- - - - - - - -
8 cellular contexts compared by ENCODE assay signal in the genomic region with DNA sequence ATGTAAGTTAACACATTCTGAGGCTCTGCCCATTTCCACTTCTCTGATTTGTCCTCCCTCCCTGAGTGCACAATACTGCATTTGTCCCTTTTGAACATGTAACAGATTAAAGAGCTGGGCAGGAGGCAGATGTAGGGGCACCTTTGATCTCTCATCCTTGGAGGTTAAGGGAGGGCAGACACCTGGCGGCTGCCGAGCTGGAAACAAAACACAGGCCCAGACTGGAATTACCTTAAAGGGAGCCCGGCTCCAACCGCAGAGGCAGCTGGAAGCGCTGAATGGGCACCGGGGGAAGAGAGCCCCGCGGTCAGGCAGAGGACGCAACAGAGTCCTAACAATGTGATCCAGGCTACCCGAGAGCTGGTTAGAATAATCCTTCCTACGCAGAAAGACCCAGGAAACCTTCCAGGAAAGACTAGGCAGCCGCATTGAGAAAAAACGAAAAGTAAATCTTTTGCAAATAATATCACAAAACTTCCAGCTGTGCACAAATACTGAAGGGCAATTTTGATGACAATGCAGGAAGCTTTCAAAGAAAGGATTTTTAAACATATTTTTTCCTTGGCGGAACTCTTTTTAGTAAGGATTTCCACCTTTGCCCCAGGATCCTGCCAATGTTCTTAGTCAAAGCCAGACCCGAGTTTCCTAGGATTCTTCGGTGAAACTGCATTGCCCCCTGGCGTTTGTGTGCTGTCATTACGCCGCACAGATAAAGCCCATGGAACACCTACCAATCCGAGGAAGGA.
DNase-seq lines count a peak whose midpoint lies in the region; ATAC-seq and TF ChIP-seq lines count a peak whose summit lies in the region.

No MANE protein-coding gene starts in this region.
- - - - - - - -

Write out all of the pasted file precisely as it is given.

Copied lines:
8 cellular contexts compared by ENCODE assay signal in the genomic region with DNA sequence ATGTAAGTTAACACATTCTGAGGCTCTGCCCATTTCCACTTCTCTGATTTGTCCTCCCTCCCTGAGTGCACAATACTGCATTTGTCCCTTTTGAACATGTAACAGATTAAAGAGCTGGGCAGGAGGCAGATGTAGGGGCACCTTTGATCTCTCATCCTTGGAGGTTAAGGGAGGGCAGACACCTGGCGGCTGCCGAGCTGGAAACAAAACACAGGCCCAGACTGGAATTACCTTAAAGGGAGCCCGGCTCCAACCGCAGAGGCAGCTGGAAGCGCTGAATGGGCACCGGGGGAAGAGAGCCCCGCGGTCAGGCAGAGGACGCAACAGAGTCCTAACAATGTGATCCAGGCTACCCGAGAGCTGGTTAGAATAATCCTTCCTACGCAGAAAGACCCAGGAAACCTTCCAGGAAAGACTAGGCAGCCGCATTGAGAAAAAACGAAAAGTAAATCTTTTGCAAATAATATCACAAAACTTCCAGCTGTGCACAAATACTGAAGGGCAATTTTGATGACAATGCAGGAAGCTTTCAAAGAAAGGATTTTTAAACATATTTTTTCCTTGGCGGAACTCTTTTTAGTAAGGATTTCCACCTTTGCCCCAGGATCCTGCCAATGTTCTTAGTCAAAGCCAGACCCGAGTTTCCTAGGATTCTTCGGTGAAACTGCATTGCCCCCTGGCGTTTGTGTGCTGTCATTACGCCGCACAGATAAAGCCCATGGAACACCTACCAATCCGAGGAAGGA.
DNase-seq lines count a peak whose midpoint lies in the region; ATAC-seq and TF ChIP-seq lines count a peak whose summit lies in the region.

No MANE protein-coding gene starts in this region.